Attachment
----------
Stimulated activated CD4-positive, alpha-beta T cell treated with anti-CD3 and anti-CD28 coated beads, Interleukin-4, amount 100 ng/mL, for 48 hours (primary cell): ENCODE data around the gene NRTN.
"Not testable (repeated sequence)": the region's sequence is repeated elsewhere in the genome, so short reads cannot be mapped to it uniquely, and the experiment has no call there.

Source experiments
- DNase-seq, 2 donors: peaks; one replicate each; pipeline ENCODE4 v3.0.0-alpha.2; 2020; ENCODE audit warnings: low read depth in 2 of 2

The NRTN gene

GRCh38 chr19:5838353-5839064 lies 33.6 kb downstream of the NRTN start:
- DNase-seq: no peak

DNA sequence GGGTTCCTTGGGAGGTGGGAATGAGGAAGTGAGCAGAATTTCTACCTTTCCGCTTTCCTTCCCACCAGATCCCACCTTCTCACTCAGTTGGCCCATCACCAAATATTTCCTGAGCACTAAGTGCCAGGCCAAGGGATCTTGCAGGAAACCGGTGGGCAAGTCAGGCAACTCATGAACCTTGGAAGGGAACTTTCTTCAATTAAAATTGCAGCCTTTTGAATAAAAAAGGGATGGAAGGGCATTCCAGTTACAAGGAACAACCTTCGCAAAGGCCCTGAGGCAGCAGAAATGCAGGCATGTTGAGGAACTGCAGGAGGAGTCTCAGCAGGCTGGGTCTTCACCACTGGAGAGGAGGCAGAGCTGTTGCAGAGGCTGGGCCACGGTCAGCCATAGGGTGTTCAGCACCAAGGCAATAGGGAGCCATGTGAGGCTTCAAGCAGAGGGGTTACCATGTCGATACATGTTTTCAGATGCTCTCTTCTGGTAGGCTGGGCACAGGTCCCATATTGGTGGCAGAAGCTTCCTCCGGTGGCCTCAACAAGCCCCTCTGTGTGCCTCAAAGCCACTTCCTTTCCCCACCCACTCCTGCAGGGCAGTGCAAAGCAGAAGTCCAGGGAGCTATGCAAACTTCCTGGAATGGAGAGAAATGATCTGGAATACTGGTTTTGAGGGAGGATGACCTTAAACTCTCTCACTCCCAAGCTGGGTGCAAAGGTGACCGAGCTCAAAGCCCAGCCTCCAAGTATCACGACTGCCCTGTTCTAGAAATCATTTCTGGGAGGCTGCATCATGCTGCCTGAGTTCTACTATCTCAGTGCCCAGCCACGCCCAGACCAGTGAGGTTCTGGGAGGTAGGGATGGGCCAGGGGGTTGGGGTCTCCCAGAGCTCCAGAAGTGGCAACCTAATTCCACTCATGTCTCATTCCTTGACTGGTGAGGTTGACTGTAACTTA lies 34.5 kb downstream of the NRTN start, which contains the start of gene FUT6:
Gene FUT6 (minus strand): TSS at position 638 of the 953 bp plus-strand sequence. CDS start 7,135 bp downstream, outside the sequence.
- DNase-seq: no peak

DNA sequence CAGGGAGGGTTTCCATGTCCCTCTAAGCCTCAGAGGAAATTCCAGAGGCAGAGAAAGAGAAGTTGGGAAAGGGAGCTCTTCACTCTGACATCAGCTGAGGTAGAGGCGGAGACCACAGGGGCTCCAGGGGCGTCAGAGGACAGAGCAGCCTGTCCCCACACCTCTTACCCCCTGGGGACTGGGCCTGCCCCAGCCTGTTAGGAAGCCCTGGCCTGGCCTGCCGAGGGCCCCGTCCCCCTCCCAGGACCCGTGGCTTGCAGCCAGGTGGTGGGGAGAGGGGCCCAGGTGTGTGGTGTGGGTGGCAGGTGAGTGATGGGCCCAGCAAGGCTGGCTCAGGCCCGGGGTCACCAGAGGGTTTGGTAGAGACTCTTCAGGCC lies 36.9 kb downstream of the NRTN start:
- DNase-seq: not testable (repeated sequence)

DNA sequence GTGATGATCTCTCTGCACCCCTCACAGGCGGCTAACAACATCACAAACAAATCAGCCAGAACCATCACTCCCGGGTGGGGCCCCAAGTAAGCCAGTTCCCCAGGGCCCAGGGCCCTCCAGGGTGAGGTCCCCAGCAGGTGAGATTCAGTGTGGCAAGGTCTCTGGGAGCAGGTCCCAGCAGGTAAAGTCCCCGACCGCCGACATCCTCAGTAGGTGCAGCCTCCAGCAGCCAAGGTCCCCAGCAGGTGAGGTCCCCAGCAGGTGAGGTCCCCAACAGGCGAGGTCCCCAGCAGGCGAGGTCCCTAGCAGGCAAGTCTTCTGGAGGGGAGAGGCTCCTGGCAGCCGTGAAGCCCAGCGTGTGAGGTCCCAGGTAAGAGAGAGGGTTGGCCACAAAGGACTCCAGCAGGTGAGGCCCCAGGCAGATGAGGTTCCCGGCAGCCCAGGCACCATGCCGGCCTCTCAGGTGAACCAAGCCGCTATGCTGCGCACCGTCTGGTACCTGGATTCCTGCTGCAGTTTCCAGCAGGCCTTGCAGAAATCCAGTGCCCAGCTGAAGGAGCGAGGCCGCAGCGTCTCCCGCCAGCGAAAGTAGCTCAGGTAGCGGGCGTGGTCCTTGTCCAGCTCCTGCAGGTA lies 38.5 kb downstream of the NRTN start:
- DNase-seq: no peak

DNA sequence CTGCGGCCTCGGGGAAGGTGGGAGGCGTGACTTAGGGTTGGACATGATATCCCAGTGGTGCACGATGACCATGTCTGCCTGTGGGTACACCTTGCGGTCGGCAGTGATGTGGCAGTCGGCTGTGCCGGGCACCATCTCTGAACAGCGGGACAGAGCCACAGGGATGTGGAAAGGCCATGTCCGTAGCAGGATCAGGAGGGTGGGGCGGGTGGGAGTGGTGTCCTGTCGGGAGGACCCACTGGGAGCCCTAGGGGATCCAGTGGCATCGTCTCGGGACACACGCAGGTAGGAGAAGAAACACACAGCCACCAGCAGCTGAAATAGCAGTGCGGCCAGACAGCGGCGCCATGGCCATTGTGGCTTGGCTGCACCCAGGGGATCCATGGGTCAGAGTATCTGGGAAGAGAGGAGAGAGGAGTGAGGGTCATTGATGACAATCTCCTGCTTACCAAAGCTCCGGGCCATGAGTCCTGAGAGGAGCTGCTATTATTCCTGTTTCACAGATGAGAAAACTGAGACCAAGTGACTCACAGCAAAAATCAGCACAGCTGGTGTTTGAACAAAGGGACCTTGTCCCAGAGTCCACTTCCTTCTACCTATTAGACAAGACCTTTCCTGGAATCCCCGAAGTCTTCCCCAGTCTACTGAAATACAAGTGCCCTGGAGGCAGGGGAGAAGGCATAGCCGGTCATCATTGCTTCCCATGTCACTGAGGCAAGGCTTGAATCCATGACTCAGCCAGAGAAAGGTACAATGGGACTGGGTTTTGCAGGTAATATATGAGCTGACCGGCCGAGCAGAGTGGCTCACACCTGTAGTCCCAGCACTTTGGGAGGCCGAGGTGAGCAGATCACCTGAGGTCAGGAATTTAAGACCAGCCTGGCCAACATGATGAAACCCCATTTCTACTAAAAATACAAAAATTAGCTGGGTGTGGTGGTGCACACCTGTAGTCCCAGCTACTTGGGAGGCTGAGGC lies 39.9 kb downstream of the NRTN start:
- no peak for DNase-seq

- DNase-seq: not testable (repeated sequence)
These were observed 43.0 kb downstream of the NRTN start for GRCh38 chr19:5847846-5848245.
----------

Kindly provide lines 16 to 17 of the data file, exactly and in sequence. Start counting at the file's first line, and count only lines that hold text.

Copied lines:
- no peak for DNase-seq

- DNase-seq: not testable (repeated sequence)